So as to my own question of what's wrong with that definition, maybe painting 99% of WP with the label racist undermines the power of the word but would it really be so untrue?

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  26. let me put to you this way: the white youth who slapped Black folk upside the head while sittin' at the lunch counter tryin' to integrate Woolworths; and who formed a gauntlet to try to prevent Black kids from breaking the color line in High School and colleges; along with the church bombers, civil rights worker murderers...are the SENIOR CITIZENS OF TODAY!


    case closed.

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  27. Hmmm, I disagree that the joke was Oliver's inability to literally find a single racist. I felt it was his inability to find the sort of racism he seeks as a cultural tourist, thus parodying the practice of cultural tourism in general. I recognize that parody and satire are incredibly difficult styles to execute, but I thought this was actually a fairly successful example: so much of the skit hinges on his desires, his literal "tastes," his sense of being "cheated" as a tourist. In light of the most recent posts here on cultural tourism and racialicious's recent post on packaging on racist artifacts for tourism in NOLA (lynch cards???), it really struck a chord to me.

    That said, I would agree with the majority of the posters here that intent is secondary to impact, and in this case, the point is definitely confused by his seeming inability to find any form of systemic and casual racism, which implies post-raciality. And I was troubled by the choice of quotes ("forgive and forget"!? Aren't legacies of oppression the sort of think we're instructed to "never forget"?). A much more pointed skit, I think, would have been for Oliver to actually confront the examples of systemic racism that are brought up in this post, only to then realize it doesn't "taste" as exotic as he thought. He might even say, "Well, this isn't unlike the U.S. in some ways." He could then proceed to satirize cultural tourism without having to confuse the point in the way that he did.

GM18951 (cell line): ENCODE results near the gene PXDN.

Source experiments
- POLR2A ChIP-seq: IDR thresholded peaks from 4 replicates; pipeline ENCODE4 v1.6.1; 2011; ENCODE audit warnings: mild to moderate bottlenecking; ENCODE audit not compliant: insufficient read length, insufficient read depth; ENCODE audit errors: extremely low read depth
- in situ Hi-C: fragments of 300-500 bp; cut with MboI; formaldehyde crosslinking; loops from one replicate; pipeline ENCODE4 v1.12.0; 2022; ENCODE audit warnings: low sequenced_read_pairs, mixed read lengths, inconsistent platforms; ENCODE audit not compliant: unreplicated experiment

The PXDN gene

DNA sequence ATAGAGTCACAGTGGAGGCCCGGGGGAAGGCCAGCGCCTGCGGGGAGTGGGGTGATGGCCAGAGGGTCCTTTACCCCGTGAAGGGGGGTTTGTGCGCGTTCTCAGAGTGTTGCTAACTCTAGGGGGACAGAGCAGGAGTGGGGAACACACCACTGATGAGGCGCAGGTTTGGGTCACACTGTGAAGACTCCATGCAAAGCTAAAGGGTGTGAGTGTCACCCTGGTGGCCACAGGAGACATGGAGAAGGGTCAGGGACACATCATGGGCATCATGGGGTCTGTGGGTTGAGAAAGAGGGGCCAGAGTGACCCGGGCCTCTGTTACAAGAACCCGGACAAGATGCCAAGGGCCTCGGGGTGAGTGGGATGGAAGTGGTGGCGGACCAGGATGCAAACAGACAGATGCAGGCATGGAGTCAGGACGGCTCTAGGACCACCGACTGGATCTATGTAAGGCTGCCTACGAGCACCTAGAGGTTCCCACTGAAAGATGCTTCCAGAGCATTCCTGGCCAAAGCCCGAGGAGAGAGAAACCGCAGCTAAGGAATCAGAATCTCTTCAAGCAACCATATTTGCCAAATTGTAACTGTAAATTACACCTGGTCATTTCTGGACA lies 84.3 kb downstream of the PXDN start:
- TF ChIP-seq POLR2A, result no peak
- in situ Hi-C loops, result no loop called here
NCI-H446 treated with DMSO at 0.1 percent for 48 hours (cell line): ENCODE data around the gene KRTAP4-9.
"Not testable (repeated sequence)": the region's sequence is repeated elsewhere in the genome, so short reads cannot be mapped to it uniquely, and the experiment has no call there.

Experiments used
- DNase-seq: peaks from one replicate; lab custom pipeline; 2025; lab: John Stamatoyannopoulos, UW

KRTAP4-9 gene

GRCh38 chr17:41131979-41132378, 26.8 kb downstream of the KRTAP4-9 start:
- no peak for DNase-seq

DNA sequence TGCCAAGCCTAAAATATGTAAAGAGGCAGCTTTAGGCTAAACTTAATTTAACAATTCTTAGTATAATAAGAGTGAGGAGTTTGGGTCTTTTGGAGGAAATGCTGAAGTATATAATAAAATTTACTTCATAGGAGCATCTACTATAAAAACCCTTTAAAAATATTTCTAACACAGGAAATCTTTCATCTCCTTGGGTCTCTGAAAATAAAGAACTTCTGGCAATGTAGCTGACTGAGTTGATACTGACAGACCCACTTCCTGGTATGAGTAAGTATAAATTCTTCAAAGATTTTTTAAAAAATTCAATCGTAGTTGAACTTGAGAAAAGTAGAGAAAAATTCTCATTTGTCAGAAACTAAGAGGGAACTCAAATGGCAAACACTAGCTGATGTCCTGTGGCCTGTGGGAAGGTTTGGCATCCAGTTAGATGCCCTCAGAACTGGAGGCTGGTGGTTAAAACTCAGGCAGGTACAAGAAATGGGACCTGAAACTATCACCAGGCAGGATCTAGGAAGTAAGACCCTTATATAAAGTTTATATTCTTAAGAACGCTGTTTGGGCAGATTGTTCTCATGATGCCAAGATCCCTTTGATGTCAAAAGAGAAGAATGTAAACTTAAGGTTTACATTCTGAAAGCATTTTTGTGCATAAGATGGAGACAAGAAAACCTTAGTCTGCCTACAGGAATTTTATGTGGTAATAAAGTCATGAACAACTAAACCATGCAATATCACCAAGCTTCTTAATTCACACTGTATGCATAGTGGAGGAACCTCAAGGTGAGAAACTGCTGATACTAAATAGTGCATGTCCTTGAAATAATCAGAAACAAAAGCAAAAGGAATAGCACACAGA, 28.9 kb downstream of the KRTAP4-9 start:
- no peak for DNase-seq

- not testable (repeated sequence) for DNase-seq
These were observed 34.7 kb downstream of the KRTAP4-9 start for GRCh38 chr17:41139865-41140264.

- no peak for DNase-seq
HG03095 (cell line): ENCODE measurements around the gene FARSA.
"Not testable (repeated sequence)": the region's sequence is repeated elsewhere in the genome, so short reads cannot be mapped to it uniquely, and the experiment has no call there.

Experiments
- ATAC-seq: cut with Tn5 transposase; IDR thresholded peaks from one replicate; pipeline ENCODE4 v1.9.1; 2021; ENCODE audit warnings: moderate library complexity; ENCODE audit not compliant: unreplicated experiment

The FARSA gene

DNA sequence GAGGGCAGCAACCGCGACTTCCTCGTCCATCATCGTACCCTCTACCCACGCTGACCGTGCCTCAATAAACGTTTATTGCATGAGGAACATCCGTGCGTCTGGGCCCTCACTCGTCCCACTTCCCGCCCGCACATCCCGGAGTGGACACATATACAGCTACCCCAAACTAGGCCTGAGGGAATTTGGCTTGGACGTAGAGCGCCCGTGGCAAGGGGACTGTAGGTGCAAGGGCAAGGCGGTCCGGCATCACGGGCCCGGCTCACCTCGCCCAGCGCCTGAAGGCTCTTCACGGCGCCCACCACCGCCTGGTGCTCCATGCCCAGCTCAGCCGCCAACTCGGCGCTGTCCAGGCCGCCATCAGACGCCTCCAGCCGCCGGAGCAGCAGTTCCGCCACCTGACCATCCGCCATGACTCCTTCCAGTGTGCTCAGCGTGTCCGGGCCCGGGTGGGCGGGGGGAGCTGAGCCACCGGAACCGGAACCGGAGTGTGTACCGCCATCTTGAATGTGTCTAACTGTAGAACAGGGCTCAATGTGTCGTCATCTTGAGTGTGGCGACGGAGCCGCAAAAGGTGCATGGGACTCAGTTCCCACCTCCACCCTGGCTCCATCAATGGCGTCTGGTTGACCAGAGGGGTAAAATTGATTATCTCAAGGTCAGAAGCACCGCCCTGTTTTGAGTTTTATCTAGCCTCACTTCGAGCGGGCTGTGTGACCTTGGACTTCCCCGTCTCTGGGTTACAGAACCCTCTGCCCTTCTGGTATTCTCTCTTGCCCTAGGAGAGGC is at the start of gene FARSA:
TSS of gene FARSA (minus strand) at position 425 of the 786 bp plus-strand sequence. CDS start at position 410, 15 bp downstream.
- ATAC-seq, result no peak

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  28. PlusSizedWomanistJuly 8, 2010 at 3:31 AM

    @ Jane Chaplain:

    One word for you: CHURCH!!!!

    That is one fallacious argument that I cannot STAND from WIWLs and other folks: that white people, if humored by black people and see that us darkies are actually doing "right" in their eyes, will actually band together and finally work on treating us right.

    SHIT. DON'T. HAPPEN. EVER.

    White people, when we were slaves, saw no problem in beating us, raping us, branding us, breeding us like cattle, and selling us on a whim.

    White people, when we finally attained freedom, saw no problem terrorizing us by burning down our houses, vandalizing our businesses, and killing our men women and children.

    White people, in nearly every time that we have existed in this country, believed that we were all just uppity darkies when we complained about the extent of racism on our lives, even going as far as MAKING UP MENTAL DISEASES to explain why we weren't so damn happy to be treated like shit.

    White people created laws against damn near every color on the planet to keep us beneath them.

    And now they want to claim that we should just GET OVER IT because we've come into a new millennium?? They want to claim we're being PC and silencing them when we call them out on their bs.

    And then they have the NERVE to quote MLK with their shit. Smh.

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  29. @ figaro